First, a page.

[EDITORIALS]The source of faulty reportingBetween President Roh’s inauguration and the end of last year, his administration made a total of 349 requests for arbitration to the Press Arbitration Commission. This is an enormous increase from the 26 requests made during the same period of time by the Kim Dae-jung administration, which pioneered the arbitration system.
Under any circumstance, the press should report accurately and maintain objectivity and fairness. The process of confirming facts to avoid incorrect reporting, and of giving interested parties a chance to bring forth counter-arguments, is part of the basic duty of a reporter. Responsibility for accurate and objective reporting lies with the press. Despite reporters’ painstaking efforts, however, it will not be possible for the Korean press to enter an era without arbitration unless the government changes its inadequate system for briefing reporters.
The Roh administration introduced its briefing system under the pretext of meeting global standards. But two years later, the system remains at the level of an underderveloped country’s. The administration promised weekly briefings by ministers or vice ministers, and by bureau chiefs or assistant ministers at any time, in order to satisfy the people’s right to know. But last year, the number of briefings by ministers or vice ministers averaged just 0.4 per week; from assistant ministers and bureau chiefs, the average was 1.4 per week. Policy background sessions were rarities, as were explanations of how related ministries coordinated their views. On sensitive issues, the response was usually “not yet decided” or “we don’t know.” Under this in-name-only briefing system, it would be illogical not to expect the mass production of incorrect reports.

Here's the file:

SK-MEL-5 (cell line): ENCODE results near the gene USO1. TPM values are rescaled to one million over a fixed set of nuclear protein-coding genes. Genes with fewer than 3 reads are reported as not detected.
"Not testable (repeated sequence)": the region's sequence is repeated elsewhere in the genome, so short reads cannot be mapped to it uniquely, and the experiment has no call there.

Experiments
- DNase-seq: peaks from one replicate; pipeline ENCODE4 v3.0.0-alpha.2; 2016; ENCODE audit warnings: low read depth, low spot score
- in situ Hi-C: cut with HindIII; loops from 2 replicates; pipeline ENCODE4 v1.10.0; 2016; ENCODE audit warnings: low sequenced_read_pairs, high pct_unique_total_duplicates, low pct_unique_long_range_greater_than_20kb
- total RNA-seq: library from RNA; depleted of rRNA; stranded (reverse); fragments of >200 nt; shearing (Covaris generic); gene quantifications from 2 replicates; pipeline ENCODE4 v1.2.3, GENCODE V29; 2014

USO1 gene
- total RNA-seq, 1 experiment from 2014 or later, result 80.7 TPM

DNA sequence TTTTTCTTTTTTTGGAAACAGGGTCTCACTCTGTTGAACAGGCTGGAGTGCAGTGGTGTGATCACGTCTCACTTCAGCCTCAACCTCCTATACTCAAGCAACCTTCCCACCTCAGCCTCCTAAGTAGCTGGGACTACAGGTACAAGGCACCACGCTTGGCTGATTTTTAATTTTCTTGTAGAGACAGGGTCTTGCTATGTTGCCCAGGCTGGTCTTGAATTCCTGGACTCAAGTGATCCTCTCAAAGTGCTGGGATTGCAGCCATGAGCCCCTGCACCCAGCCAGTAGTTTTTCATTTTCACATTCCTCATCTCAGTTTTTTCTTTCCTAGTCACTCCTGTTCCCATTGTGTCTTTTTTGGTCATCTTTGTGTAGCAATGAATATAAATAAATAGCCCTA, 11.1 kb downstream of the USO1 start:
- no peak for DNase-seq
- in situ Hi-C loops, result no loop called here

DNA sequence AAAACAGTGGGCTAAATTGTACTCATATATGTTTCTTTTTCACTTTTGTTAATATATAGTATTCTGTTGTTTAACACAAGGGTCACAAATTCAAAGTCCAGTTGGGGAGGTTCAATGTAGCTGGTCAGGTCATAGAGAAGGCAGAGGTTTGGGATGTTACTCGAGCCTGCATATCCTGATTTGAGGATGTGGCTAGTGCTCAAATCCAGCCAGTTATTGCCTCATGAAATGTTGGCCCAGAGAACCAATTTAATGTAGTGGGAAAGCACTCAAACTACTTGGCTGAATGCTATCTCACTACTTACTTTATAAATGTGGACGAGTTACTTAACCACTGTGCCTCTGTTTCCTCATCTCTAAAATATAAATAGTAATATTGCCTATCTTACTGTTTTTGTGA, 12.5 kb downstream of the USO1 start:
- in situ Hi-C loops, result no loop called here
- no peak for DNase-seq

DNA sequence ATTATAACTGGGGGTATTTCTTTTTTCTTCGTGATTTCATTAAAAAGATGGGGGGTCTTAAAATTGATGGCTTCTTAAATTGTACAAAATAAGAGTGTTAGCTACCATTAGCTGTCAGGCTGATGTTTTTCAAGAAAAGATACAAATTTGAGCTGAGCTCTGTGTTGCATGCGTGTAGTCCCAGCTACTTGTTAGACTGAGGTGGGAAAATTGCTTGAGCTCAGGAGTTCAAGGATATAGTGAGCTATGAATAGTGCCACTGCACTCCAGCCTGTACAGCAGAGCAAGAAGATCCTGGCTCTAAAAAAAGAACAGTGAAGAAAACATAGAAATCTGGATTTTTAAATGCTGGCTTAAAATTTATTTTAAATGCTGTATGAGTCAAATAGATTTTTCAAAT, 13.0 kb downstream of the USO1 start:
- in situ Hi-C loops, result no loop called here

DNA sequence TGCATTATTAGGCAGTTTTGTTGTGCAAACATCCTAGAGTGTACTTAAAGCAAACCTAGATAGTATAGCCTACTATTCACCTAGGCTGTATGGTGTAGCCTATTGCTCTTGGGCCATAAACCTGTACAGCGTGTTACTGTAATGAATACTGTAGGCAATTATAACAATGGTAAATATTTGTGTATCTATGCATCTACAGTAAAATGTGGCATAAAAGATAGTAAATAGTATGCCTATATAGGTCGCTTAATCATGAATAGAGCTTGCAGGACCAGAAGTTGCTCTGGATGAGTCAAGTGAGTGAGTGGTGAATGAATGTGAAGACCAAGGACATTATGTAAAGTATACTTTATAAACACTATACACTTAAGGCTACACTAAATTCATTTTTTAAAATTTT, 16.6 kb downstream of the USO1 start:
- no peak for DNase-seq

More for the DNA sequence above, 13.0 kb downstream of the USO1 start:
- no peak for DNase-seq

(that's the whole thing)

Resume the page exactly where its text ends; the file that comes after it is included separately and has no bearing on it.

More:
It is not the government but the people who are damaged by incorrect reporting, because the people are the consumers of the policies the government establishes and executes. It is not possible to fully erase the effect of an inaccurate report. It is human nature to give the most weight to the first report one hears. Instead of quarreling about flawed reports that have already been made, it is more important for the government to make the original source of information more useful and efficient.
The government must put all its effort into implementing a proper briefing system from now on. If it is not confident in its ability to give useful briefings, then it should make government offices accessible to the press.